What I take Juan to say is that we should look at what astrologers do, and that looking at what they do leads one to similar conclusions to my own. Where I differ is that Juan validates the current astrological paradigm (in Kuhn's sense - a set of practices) as what astrology is. I disagree that it is essentially a set of cultural constructs, because I look to mathematics as the closest cousin of astrology. And within mathematics, there are formal relations, rules and so on that seem to be embedded more deeply in the biology of our minds to an extent that cuts across cultural paradigms. I believe the same holds for astrology, and that we short-shrift ourselves by accepting "whatever works for me" as a definition of what astrology is. And Juan, I know you don't mean it in the extreme sense I just put it, because I know you're trying to make the same kind of distinction between physical happenings and what astrology is. My point is that there is internal coherence at a number of levels that transcends the current paradigm / state of the practice. And I believe that that's what sound astrological "theory" ought to be going after. What most astrologers "do" is applied astrological mathematics at the level of craft. In my heart, I believe we can do more.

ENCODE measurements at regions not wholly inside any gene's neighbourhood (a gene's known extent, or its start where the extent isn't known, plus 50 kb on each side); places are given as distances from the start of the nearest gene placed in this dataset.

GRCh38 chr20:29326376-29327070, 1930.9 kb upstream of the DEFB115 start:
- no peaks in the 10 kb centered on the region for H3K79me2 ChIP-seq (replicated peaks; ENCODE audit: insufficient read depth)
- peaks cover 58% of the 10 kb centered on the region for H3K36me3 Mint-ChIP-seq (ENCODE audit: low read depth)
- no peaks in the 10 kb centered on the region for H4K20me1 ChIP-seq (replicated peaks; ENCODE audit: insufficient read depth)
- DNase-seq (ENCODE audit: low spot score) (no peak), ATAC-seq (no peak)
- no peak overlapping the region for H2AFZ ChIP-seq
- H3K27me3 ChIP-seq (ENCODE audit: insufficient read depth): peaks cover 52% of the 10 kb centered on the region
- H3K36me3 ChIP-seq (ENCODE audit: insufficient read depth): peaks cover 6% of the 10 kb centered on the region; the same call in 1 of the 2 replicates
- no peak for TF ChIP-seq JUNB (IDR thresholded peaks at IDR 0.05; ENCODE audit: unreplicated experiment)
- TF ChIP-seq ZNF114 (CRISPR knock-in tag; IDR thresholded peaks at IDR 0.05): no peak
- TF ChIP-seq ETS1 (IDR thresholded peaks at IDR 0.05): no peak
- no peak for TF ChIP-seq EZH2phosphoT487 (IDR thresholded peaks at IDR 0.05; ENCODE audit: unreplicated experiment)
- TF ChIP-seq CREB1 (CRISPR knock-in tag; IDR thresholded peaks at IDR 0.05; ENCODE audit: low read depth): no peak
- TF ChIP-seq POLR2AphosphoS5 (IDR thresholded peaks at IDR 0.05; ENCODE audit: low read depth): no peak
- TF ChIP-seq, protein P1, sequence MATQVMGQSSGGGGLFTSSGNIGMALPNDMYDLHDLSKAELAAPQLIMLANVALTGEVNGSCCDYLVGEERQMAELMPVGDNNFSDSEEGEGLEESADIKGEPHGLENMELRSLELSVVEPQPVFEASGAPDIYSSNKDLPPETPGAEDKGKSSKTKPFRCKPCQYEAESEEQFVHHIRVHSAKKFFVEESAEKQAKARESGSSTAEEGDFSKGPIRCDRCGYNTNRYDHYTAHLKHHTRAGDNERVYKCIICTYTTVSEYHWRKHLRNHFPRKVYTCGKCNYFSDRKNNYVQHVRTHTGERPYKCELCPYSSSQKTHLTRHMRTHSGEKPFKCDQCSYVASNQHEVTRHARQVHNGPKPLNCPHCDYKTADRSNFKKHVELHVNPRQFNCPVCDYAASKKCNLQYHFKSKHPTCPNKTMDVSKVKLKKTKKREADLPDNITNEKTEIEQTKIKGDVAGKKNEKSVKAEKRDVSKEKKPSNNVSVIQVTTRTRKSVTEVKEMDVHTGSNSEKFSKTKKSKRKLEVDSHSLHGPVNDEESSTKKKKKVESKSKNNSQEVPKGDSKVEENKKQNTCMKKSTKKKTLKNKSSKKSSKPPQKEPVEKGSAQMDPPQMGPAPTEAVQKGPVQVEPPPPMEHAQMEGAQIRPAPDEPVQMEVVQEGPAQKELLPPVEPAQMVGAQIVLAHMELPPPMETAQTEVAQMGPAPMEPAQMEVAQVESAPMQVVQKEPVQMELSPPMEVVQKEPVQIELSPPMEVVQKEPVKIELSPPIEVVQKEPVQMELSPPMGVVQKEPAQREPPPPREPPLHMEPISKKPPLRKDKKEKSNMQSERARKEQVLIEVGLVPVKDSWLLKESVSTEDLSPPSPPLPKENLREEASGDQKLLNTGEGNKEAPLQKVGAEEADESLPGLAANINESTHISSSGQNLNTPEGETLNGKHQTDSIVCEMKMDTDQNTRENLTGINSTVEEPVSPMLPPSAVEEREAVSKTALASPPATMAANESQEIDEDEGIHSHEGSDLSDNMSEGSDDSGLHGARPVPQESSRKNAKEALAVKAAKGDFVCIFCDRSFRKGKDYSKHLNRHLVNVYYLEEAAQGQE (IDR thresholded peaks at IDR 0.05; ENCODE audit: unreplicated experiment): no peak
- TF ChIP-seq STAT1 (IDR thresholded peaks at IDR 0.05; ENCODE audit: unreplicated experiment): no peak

Jane mentioned in her last that if we focus on that pragmatic interface that I call applied astrology, we have a better chance of changing current practice for the better. No question. But ... that kind of argument is often used as a reason to not develop astrology in more core kinds of ways. The history of the interactions of mathematics, science, engineering and craft have shown that they all interact with each other, that each of these kinds of activities develops knowledge and understanding at their best. I don't want to see any of them excluded. Right now, I think it's the mathematics-like aspects of astrology that are most in need of attention, because they provide consistency checks against various "techniques" and so- called theories. There are a lot of practices out there that simply lack a consistent basis. "Well, it works for me" is fine, I suppose, at the level of craft, but it doesn't move the astrological enterprise forward.